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I recall spending time adding the two extra characters to the date field in lots of COBOL programs in the late 1990s. I also remember being asked to be available New Years Eve. Nothing happened, everything just worked.


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    Y2K was an interesting time for me. I was 20 years old and the sysadmin of a mom’n’pop ISP (dial-up only, not that there were many other kinds at the time, really…) in a small Texas town.

    The mom of the owner was also our account manager. We found out in January that she hadn’t done any of the billing for that month because she was absolutely convinced Jesus was coming back at the stroke of midnight January 1st, 2000. Several other members of our staff were terrified of mass panic or civilization collapsing, and I know at least one person had prepared a “bunker” of sorts and spent NYE there.

    Before we found that out, however, I had spent weeks making sure all our infrastructure was good to go (FreeBSD, Cisco, and Ascend, mostly). I still was requested to spend my New Year’s Eve at my desk to watch everything tick over in case anything exploded. Nothing did, so I just sat around playing Civ II on the tech support desktop until my girlfriend at the time got off work and she came and hung out with me and we watched a movie with the VCR in the breakroom. All in all it wasn’t a bad time and I got a nice bonus.

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      Y2K is fascinating to me as someone born afterward. Such a silly thing looking back, but I’m curious as to why many people found the mythical bug a serious issue. Perhaps it was that knowledge of computers was not yet ‘mainstream,’ and people just didn’t understand computer systems in general?

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        It was a serious issue, and we fixed it.

        A lot of folks look at the fact pattern as: people said Y2K was a problem; we took them seriously and spent a lot of money addressing it; nothing happened — and therefore there was no problem to begin with. That’s just not the case: there was a problem, and those sums of money solved it.

        It’s though a bit cried ‘wolf!’ and the villagers banded together and drove it off, successfully defending their flocks — and then got angry at him, because the wolf didn’t eat any sheep.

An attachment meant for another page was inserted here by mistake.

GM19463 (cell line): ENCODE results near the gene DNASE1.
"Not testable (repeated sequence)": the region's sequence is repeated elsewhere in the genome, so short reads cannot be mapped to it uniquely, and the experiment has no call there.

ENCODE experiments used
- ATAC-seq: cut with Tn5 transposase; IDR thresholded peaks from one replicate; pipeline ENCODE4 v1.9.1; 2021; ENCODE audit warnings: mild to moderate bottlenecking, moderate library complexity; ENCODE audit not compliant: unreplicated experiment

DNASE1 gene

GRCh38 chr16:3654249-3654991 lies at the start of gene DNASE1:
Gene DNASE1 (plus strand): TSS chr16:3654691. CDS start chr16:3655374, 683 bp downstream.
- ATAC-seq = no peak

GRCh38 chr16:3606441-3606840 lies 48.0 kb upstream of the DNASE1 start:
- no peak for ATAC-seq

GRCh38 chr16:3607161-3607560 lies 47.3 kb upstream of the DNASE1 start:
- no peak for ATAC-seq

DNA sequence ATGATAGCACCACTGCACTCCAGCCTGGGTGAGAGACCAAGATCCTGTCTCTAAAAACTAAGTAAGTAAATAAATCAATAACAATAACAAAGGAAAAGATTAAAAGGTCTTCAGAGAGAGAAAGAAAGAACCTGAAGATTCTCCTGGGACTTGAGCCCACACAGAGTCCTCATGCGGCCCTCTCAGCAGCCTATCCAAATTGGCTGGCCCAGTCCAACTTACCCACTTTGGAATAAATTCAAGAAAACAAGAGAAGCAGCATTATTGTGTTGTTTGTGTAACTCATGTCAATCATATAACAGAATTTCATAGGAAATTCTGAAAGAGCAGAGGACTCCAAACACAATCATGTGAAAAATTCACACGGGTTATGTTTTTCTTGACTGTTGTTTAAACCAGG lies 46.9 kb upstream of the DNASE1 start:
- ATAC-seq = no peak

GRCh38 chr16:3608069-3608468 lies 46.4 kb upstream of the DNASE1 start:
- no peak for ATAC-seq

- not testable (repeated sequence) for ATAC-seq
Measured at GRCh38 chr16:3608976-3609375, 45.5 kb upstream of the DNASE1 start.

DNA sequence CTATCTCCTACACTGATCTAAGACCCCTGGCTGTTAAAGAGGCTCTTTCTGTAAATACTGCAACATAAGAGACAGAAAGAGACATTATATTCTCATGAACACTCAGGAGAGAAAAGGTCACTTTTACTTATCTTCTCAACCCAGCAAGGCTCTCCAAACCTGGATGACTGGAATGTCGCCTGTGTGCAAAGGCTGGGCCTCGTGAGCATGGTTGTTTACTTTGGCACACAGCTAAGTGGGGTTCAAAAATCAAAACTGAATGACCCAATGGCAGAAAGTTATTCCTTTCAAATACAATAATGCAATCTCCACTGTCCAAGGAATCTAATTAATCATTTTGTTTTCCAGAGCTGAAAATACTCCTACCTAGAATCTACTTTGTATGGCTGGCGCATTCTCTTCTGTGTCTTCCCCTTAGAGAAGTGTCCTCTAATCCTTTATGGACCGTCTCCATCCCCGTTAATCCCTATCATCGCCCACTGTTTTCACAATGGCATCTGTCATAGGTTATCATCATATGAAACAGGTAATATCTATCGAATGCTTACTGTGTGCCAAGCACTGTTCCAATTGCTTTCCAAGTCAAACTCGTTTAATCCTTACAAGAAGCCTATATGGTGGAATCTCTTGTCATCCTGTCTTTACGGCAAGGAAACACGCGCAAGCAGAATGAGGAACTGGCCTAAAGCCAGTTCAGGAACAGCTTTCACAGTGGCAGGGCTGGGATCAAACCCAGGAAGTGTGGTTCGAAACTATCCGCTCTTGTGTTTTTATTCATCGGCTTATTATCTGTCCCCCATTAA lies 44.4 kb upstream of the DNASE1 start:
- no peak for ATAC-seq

What really worries me is that the next Y2K issue won’t be fixed, and will result in death and destruction, precisely because folks think that the first one was a hoax.

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          This, exactly. A couple weeks ago, my daughter was raving about the cleanliness of the floors in our house, as if this sort of thing happened naturally. I had to remind her that she’s just absent when I spend a lot of time taking care of home things like cleaning the floors. Not so different.

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            What really worries me is that the next Y2K issue won’t be fixed, and will result in death and destruction, precisely because folks think that the first one was a hoax.

            I’m not really that worried about that; anyone who knows how computers work would find an argument like “These old machines count time as a 32-it number of seconds which overflows in a few years” convincing. When the entire IT department takes the issue seriously, I can only assume the people above that would let them so what they deem necessary to keep the critical systems running. This isn’t really something the general public needs to believe in to fix.

            Or maybe I’m just naive and people in charge don’t trust their IT staff to know what’s best for IT infrastructure.

            I’m worried about sporadic failures going forward due to the hacks intended to fix y2k though. If some people’s solution to y2k was to read all numbers below 20 as 20xx and all numbers above it as 19xx, because those 20 years ought to be enough to fix the issue properly…

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              This is why good(and public) history sources are something I will always champion. A post this week comparing these attitudes on Y2K to the 1987 treaty banning CFCs really resonated with me, having grown up witnessing both events first-hand.

              Even here in Seattle where newcomers love the views: Metro didn’t start as a bus service and many of our beaches were unsafe for swimming until the 80s.

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                I had no idea it wasn’t a hoax. Thanks for filling me in; I’ll go research it more for myself.

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                There were some people who were scared that old computers running deep down in cold war nuclear silos might go haywire and launch missiles (I kid you not). I guess it’s the unpredictability of the whole thing that scared people, mostly. Nobody was able to tell exactly what would happen when these date counters would overflow, which kind of makes sense because overflow bugs can cause really strange effects.

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                “Well I guess putting out that fire was a waste of effort given that the house hasn’t burned down.”